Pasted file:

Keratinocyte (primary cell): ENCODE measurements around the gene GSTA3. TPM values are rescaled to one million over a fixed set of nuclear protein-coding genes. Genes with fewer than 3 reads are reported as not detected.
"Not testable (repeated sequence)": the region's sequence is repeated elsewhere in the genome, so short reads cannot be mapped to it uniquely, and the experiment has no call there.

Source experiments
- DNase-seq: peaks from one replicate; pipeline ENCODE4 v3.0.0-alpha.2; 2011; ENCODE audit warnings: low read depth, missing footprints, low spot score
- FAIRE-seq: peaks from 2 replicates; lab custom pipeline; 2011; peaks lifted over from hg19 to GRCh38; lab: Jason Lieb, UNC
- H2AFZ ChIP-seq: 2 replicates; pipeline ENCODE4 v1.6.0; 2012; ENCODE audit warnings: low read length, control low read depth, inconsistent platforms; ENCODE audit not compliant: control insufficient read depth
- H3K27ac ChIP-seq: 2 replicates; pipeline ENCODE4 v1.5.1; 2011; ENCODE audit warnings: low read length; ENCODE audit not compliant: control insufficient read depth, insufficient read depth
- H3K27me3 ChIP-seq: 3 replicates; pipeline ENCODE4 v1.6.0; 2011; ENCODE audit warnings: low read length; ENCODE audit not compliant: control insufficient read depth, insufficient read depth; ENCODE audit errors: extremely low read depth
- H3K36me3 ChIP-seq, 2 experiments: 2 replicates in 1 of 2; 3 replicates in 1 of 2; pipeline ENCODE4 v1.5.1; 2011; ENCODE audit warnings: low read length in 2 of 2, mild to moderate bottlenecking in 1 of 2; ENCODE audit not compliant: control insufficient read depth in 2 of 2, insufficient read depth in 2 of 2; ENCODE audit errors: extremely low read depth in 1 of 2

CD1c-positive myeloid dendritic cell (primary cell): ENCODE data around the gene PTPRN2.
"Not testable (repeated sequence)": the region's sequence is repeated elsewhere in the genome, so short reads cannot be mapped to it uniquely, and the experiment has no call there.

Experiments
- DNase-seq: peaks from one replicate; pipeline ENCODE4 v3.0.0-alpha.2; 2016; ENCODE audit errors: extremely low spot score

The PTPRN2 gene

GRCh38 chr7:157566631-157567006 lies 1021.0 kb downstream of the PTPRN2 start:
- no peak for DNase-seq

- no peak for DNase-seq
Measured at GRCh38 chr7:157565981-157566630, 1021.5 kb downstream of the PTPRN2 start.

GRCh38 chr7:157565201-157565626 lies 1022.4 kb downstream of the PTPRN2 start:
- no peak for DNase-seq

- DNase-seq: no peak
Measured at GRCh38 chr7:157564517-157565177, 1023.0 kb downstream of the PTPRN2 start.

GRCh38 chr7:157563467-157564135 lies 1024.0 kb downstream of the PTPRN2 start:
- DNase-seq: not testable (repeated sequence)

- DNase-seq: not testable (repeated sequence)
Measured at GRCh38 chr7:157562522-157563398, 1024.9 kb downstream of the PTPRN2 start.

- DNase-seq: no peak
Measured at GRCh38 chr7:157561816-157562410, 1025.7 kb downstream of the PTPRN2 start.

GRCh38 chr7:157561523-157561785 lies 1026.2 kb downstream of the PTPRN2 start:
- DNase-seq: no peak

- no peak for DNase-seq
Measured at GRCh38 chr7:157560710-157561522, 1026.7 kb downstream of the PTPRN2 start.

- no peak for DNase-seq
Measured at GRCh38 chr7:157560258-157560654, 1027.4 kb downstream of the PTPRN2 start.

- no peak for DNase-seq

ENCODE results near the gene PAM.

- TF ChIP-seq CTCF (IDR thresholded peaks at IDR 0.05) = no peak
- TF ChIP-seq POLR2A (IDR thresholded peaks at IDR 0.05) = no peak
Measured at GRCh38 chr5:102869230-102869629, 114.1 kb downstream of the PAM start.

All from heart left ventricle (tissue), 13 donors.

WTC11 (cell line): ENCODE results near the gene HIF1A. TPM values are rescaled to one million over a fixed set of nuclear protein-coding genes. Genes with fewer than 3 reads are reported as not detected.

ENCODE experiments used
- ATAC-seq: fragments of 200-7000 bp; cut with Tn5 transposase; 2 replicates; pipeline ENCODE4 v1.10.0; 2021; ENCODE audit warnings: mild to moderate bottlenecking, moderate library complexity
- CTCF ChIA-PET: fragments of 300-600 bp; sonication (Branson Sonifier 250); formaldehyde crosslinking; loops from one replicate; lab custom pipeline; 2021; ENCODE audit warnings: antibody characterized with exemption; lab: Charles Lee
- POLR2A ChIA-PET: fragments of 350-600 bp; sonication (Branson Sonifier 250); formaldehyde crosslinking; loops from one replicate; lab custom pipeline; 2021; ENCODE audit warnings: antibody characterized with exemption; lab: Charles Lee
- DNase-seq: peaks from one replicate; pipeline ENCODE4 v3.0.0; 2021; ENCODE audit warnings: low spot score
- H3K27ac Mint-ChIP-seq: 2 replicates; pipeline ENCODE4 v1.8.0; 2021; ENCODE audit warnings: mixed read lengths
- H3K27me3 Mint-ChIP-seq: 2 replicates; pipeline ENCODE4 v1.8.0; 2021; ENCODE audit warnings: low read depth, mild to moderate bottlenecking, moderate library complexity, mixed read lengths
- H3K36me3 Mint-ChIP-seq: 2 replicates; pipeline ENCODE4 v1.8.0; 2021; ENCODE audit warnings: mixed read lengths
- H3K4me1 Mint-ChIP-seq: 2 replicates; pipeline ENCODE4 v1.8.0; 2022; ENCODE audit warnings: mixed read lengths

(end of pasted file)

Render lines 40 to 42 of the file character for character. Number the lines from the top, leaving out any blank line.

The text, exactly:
All from heart left ventricle (tissue), 13 donors.

WTC11 (cell line): ENCODE results near the gene HIF1A. TPM values are rescaled to one million over a fixed set of nuclear protein-coding genes. Genes with fewer than 3 reads are reported as not detected.

ENCODE experiments used